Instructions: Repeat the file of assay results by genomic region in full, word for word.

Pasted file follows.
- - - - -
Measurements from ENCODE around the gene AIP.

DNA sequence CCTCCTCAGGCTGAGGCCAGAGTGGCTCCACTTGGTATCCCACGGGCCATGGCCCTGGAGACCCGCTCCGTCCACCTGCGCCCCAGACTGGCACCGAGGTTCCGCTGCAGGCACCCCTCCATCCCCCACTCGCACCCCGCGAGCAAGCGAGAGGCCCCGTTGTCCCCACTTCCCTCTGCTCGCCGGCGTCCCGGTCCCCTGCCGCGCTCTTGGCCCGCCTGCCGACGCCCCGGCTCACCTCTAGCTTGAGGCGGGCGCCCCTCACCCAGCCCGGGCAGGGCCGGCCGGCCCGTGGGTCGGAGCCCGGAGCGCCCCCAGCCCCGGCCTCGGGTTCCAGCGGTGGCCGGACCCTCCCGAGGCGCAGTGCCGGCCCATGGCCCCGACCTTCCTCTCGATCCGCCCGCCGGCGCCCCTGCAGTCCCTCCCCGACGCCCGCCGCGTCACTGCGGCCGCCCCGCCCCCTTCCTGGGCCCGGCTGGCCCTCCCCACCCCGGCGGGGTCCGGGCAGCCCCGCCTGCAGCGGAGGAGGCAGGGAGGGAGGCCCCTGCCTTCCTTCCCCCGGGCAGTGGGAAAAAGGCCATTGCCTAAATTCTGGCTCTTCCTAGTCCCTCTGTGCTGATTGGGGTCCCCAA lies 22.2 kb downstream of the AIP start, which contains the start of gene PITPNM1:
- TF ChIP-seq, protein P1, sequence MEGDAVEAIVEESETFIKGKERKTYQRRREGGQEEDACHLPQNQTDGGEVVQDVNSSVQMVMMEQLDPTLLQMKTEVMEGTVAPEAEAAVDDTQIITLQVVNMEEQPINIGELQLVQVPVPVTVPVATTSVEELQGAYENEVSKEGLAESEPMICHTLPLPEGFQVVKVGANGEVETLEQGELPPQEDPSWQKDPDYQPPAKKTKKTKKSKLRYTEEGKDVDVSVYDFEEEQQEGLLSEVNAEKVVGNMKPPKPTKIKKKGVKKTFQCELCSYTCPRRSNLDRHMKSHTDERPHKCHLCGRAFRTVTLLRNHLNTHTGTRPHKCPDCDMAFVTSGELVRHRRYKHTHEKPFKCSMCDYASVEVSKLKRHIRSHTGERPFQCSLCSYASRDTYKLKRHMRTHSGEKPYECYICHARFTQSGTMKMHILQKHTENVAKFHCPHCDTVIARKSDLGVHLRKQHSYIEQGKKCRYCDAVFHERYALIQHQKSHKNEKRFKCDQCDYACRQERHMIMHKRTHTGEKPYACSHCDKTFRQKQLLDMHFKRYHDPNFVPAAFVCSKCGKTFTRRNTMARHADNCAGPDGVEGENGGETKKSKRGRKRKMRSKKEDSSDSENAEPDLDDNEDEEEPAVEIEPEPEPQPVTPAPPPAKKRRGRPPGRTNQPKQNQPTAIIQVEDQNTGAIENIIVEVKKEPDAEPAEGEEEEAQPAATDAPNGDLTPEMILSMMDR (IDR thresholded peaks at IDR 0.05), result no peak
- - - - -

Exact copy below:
Measurements from ENCODE around the gene AIP.

DNA sequence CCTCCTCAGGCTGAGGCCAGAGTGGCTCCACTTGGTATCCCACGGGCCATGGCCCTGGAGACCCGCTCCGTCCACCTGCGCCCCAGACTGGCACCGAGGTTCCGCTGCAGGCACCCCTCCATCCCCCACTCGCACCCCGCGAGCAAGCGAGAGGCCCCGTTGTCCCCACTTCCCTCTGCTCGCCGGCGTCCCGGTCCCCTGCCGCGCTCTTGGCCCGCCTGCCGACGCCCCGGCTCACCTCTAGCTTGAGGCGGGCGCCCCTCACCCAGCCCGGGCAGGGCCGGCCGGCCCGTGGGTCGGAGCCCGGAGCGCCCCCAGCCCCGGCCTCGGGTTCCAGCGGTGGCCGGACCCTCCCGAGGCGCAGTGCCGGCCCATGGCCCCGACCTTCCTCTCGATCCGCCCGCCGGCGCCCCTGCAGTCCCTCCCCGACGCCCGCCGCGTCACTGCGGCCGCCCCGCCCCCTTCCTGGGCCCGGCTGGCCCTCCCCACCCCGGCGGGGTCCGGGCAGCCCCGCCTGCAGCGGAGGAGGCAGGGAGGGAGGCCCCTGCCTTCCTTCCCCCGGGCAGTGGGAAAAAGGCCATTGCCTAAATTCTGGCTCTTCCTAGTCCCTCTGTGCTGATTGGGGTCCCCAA lies 22.2 kb downstream of the AIP start, which contains the start of gene PITPNM1:
- TF ChIP-seq, protein P1, sequence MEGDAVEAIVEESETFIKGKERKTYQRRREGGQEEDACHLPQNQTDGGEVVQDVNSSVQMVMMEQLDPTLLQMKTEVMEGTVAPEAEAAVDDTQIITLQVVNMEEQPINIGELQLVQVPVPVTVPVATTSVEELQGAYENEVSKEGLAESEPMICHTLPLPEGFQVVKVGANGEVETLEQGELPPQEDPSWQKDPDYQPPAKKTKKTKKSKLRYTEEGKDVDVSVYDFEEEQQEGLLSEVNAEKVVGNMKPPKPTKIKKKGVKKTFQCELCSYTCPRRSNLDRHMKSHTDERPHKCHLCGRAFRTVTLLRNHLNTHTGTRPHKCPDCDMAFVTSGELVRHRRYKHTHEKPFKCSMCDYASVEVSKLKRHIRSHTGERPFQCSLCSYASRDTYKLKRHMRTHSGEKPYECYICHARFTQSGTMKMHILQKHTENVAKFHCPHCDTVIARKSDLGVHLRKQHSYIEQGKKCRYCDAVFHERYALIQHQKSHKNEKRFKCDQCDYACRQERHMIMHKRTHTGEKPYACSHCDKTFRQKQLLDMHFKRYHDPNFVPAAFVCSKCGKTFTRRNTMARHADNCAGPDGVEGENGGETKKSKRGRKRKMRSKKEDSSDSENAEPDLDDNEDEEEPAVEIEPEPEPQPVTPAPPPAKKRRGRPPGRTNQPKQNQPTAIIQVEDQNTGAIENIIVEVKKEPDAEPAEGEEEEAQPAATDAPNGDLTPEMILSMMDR (IDR thresholded peaks at IDR 0.05), result no peak